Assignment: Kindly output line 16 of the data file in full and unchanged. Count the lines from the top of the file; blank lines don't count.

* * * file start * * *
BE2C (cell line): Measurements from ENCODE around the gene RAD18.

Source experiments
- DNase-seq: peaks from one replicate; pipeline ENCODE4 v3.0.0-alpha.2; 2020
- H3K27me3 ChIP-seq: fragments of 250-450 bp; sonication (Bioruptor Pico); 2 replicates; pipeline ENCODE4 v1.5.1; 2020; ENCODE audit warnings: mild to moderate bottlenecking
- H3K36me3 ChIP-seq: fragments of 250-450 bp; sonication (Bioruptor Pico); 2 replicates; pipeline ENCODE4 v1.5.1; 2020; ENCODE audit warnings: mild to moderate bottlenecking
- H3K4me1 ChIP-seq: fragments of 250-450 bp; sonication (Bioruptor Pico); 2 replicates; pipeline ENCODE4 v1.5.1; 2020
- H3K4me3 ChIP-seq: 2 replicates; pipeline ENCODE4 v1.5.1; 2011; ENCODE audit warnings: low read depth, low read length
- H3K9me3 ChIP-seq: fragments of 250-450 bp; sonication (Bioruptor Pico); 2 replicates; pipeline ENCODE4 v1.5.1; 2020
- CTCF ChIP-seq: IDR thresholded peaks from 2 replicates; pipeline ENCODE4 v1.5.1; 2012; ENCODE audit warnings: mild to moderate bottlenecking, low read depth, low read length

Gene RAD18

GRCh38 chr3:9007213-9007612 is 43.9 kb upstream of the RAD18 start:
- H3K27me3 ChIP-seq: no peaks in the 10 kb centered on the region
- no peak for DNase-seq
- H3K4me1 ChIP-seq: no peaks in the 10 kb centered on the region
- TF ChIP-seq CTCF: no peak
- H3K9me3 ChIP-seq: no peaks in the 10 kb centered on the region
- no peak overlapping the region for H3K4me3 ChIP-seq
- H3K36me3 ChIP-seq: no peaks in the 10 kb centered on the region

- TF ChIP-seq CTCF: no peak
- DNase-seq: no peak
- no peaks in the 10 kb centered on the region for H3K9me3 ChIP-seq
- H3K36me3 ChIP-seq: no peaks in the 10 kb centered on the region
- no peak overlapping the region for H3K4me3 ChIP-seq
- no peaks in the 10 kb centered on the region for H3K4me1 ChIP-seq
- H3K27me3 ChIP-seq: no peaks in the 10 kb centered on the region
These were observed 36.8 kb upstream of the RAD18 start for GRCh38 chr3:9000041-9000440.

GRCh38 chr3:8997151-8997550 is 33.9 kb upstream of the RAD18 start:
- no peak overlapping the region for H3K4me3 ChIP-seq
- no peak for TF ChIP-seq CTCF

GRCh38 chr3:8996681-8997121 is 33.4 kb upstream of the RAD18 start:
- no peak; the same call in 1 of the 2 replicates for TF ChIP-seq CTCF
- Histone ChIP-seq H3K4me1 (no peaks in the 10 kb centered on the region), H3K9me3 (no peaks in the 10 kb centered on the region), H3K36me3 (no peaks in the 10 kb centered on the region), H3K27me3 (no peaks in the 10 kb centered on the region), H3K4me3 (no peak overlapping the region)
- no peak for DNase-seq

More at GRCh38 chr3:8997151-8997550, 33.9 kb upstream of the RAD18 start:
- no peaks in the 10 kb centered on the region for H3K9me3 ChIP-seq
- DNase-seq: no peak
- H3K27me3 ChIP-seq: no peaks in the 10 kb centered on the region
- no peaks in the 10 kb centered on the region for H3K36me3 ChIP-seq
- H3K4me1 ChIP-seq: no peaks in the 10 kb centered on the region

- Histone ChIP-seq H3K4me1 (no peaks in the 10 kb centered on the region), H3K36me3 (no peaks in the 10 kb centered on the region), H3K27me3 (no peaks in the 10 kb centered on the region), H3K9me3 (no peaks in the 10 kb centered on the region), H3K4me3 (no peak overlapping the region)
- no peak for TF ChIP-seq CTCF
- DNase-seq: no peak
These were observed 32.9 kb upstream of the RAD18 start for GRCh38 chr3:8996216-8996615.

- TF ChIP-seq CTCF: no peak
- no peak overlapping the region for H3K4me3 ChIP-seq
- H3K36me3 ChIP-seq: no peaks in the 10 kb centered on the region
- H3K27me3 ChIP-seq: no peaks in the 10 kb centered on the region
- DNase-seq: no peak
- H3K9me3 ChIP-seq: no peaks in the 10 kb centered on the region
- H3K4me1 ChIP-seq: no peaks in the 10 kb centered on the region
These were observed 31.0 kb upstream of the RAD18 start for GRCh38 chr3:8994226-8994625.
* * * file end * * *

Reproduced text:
- H3K9me3 ChIP-seq: no peaks in the 10 kb centered on the region